ON Monday, 'The Guardian' newspaper published an article by The Right Honourable Gerard Adams, MP, denouncing British policy in Afghanistan as an extension of failed British policies in Northern Ireland.
Listing five different episodes in which British soldiers killed civilians in Afghanistan, he wrote: "All of this just scratches the surface of another dirty war that is being fought using modern versions of old strategies and techniques, and is failing."
Well, if NATO ends up with a failure in Afghanistan like the British failure in Northern Ireland, I'll certainly settle for that, thank you. For, remind me, please: on the one hand, which army is today actively recruiting in the North, amongst both communities? And on the other, which army has called an unconditional cessation of all hostilities, has decommissioned its weapons, and has agreed to live peacefully under the sovereign rule of a foreign government?
But those irksome little questions aside, I'll take criticisms of NATO/US/British policies in Afghanistan from anyone -- Amnesty International, the Quakers, the Greens, even The Kingstown Presbyterian Sewing Circle -- but by God I won't take it from that lying Pharisee, Mr Gerard Adams, MP, who now swears he was never in the IRA. There's a lawful war in Afghanistan, authorised by the UN, in which soldiers from 40 countries -- including Ireland -- are serving. So what in the name of all the gods of journalism is 'The Guardian' doing, employing a defeated terrorist warlord as a moral arbiter over the British Army that had effectively beaten him?
And just as the Right Honourable Member of Parliament for the Belfast (West) Constituency feels free to list some British atrocities in Afghanistan, I feel similarly free to remind readers of what the IRA did while he was a senior member.
In July 1972, two Protestant brothers from North Belfast, Peter and Malcolm Orr, went out to meet their Catholic girlfriends. They were picked up by the Provisional IRA from Ardoyne and shot dead, simply because they were Protestant. The Provisional IRA so deplored this double-murder that the brothers' killer, "Cleekie Clarke" (who is now dead) went on to become Gerry Adams' personal bodyguard. Those glory days, however, lay ahead: at that time Gerry Adams was merely the commander of the IRA's 2nd battalion in Belfast. We now know that he was responsible for ordering the Bloody Friday offensive, that same July, in which nine people were killed and 130 others were injured by more than a score of IRA bombs in Belfast.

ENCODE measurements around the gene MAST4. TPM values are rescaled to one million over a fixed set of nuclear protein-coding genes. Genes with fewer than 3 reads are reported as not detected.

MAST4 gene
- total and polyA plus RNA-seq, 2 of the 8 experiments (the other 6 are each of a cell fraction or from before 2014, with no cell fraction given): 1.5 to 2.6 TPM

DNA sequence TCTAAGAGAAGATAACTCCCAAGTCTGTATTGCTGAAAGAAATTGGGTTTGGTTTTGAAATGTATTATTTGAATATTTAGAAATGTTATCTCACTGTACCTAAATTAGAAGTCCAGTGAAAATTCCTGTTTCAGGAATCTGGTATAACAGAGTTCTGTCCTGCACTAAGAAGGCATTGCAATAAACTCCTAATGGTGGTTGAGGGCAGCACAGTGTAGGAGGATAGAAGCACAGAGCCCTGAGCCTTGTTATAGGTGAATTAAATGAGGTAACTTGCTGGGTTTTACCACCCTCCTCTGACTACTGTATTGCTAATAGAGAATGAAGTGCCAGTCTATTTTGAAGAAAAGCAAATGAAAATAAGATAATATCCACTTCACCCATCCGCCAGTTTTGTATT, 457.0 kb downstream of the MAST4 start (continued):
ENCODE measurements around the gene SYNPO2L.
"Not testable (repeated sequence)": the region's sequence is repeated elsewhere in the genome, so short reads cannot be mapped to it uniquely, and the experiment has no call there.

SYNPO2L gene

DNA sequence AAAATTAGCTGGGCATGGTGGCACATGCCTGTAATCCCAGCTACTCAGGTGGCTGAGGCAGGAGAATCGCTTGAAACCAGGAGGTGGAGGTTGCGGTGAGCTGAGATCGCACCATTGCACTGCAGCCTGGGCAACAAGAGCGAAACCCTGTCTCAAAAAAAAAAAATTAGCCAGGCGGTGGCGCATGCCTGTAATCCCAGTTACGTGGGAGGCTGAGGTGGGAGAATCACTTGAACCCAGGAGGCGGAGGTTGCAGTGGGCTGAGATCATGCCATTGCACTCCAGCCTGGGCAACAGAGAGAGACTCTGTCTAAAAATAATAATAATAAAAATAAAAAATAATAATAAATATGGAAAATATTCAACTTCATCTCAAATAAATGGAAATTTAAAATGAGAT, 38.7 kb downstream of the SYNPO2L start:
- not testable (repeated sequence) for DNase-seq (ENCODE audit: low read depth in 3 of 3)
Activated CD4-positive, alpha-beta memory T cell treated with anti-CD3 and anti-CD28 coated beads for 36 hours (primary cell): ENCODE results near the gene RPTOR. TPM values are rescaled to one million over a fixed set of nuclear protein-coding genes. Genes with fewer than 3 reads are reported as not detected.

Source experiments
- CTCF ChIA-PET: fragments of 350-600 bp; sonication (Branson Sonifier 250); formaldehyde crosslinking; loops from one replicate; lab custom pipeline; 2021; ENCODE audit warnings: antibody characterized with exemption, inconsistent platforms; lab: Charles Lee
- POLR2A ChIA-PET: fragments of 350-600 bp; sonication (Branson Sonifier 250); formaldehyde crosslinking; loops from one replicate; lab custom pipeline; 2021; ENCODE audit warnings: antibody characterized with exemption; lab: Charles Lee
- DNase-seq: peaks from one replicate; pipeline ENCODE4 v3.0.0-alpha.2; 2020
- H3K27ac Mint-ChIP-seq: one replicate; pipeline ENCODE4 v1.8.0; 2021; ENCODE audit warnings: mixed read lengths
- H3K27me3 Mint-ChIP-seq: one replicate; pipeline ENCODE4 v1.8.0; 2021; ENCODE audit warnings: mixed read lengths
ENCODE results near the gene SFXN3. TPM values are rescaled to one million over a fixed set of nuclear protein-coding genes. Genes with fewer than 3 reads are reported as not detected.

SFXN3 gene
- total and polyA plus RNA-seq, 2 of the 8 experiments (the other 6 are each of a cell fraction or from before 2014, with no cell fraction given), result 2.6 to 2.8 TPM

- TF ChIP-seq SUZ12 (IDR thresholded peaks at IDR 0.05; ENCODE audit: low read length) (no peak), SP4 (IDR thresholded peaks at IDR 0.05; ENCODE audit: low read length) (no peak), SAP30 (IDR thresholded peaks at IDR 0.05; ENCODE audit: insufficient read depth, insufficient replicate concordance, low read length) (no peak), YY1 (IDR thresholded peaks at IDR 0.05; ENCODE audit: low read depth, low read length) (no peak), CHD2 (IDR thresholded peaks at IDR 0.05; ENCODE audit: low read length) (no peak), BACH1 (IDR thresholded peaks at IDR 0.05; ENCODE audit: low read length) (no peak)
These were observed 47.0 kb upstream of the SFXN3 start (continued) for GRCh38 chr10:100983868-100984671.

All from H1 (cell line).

David McKittrick's 'Lost Lives' quotes an eyewitness of the time: "The first thing that caught my eye was the torso of a human being ... It was recognisable as a torso because the clothes had been blown off and you could actually see parts of the human anatomy. One victim had his arms and his legs blown off and some of his body had been blown through the railings. One of the most horrific memories for me was seeing a head stuck on a wall. A couple of days later we found a vertebra and a ribcage on the roof of a nearby building. The reason we found it was because seagulls were diving on it."
And so on.
Five months after Bloody Friday, the IRA abducted a widowed mother of 10, Jean McConville, from the bosom of her family, shot her, and buried her body secretly.
In Ed Moloney's 'Voices from the Grave', (Faber and Faber, London, 2010), the IRA leader Brendan Hughes was asked whether Gerry Adams was lying when he denied involvement in Bloody Friday and the disappearance of Jean McConville.
"He was lying," he replied flatly.
NOW, I'm not really too surprised that the wretched little Jolyon or Tarquin of 'The Guardian' -- who commissioned Gerry Adams to write a moralising sermon about Afghanistan -- apparently knows nothing about events in Northern Ireland. After all, few English people usually seem capable of remembering anything at all about Ireland, but English liberals, out of an apparent mixture of masochistic insipidity and pathological self-loathing, seem positively to rejoice in regular recitals of British atrocities. So naturally, Jolyon or Tarquin are probably totally unaware of the IRA's murderous deeds: Birmingham (21 dead), White Cross (10 dead) and La Mon (12 dead, including three married couples), never mind Gerry Adams's many little japes.
But have 'The Guardian' features editors already forgotten the allegations of only a few months ago, that for two decades, Gerry Adams had done nothing substantial about a republican who decades before had been accused of child-rape? The alleged victim finally told Gerry Adams about this accusation 22 years ago -- and the result was not the usual IRA response: a bag over the head, and a hole in both. No indeed: the Sinn Fein activist in question moved from Belfast to Sinn Fein circles in Dundalk, and later to the US and Donegal.
So, as a matter of interest, would 'The Guardian' ever commission an article denouncing British policy in Afghanistan from an Irish Catholic bishop, against whom were resting allegations of passivity over child-abuse such as those being made against Gerry Adams MP?